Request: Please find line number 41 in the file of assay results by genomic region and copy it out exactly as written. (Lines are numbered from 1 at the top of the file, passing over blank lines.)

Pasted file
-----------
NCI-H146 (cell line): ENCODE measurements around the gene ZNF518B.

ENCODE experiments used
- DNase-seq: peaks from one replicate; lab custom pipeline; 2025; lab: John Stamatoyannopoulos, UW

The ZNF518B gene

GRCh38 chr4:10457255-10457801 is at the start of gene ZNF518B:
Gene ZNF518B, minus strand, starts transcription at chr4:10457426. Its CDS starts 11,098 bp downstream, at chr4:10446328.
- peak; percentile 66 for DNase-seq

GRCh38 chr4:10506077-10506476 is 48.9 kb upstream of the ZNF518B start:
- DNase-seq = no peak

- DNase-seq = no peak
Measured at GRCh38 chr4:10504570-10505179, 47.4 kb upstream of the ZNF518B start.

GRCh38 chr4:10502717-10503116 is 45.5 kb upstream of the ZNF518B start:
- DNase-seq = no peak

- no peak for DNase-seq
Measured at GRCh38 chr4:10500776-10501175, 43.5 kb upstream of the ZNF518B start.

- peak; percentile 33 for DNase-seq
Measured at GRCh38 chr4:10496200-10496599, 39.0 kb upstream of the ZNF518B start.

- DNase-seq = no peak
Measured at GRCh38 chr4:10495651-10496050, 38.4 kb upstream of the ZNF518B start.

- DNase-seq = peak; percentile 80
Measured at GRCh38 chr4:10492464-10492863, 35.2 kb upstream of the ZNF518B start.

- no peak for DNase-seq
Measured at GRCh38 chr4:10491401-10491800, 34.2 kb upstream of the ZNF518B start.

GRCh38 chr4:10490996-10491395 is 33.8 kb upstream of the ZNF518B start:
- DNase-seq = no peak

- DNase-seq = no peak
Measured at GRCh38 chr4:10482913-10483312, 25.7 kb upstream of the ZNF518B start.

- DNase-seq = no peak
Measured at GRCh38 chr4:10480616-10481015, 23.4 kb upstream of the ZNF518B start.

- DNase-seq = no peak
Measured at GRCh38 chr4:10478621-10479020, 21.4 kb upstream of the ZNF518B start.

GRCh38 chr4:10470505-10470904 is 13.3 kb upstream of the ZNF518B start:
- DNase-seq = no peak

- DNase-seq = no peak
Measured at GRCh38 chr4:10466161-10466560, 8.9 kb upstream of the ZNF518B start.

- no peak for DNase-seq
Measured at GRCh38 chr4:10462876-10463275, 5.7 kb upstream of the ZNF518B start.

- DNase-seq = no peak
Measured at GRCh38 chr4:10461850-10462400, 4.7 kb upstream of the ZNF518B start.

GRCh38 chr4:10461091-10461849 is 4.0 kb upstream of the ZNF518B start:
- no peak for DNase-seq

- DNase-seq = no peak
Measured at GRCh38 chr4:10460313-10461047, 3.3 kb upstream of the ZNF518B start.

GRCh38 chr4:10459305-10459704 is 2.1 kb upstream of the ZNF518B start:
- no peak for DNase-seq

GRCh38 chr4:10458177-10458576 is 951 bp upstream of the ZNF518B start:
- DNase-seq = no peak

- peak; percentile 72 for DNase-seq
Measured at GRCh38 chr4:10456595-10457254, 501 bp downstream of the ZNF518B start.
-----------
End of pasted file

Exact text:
- no peak for DNase-seq